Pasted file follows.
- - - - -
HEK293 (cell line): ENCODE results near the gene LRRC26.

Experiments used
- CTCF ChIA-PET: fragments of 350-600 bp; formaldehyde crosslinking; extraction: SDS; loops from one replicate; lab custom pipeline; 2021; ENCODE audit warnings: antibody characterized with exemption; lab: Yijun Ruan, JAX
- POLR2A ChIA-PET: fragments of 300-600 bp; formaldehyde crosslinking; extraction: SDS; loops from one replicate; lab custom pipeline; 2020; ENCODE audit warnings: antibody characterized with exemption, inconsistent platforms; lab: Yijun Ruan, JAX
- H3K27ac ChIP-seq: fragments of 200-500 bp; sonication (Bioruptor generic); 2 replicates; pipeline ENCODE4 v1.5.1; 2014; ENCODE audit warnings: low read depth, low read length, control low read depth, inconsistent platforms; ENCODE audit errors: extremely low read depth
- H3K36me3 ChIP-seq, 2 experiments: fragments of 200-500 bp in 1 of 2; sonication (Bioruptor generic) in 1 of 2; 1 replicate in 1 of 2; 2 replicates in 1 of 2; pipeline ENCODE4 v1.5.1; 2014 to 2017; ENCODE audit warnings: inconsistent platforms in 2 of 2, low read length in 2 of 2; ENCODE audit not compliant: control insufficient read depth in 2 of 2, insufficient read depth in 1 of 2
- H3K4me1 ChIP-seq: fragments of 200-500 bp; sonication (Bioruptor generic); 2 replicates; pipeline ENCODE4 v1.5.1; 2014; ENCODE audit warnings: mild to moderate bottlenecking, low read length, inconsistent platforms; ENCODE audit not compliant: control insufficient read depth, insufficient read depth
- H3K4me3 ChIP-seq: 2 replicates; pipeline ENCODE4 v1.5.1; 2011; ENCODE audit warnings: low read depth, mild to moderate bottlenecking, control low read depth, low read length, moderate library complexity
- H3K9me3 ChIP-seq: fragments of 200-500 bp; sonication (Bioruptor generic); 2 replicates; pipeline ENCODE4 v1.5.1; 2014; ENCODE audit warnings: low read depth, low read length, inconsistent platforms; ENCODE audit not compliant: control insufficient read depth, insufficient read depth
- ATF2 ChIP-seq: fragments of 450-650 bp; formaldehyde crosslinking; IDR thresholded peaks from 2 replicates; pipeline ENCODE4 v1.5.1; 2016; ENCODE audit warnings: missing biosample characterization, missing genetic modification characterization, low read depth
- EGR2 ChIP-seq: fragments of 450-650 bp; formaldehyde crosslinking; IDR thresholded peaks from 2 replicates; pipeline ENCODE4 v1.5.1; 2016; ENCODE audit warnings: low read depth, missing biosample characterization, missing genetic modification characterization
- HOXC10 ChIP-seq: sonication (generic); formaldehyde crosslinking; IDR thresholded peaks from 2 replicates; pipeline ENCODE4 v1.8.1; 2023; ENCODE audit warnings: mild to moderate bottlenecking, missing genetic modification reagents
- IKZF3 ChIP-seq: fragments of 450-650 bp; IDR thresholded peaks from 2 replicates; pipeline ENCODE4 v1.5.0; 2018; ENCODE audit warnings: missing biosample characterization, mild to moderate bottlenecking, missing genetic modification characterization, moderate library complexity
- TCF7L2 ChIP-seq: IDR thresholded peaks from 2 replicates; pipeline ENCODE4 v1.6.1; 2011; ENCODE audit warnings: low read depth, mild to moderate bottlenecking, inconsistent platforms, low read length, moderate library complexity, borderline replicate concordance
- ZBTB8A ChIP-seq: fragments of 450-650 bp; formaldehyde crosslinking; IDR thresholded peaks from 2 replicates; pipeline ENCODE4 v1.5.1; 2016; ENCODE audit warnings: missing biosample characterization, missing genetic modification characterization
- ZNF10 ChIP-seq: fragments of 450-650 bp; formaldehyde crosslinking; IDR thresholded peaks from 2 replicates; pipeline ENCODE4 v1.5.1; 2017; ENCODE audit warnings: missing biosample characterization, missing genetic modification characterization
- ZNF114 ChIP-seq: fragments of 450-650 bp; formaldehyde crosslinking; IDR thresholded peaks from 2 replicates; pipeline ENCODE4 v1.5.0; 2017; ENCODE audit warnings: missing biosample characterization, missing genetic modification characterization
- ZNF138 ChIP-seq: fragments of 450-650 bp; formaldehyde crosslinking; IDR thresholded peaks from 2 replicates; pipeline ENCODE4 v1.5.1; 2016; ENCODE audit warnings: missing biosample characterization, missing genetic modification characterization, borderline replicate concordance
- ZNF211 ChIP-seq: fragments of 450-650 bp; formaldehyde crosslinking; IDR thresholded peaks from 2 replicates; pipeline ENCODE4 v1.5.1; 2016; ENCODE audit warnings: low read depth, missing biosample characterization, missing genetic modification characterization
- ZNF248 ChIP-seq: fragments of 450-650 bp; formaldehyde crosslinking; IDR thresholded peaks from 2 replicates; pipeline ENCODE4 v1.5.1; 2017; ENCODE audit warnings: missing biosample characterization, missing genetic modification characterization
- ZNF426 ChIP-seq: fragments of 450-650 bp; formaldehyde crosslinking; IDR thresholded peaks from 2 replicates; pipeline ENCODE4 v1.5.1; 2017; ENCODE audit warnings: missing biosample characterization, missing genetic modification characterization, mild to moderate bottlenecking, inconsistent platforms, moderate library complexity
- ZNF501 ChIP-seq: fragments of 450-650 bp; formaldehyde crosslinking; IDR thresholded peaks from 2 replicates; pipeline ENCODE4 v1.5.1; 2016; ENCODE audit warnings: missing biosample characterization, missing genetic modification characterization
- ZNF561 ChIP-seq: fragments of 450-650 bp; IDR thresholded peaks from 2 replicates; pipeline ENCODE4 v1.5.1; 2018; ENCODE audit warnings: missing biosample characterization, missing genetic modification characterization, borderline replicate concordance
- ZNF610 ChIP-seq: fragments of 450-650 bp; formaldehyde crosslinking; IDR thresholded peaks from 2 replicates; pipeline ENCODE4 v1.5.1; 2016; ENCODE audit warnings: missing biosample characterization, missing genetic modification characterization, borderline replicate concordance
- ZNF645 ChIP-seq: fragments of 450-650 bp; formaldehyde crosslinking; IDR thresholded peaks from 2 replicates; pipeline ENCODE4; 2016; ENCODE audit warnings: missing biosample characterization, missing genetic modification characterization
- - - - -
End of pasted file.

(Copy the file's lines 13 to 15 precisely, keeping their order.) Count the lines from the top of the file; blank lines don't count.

- IKZF3 ChIP-seq: fragments of 450-650 bp; IDR thresholded peaks from 2 replicates; pipeline ENCODE4 v1.5.0; 2018; ENCODE audit warnings: missing biosample characterization, mild to moderate bottlenecking, missing genetic modification characterization, moderate library complexity
- TCF7L2 ChIP-seq: IDR thresholded peaks from 2 replicates; pipeline ENCODE4 v1.6.1; 2011; ENCODE audit warnings: low read depth, mild to moderate bottlenecking, inconsistent platforms, low read length, moderate library complexity, borderline replicate concordance
- ZBTB8A ChIP-seq: fragments of 450-650 bp; formaldehyde crosslinking; IDR thresholded peaks from 2 replicates; pipeline ENCODE4 v1.5.1; 2016; ENCODE audit warnings: missing biosample characterization, missing genetic modification characterization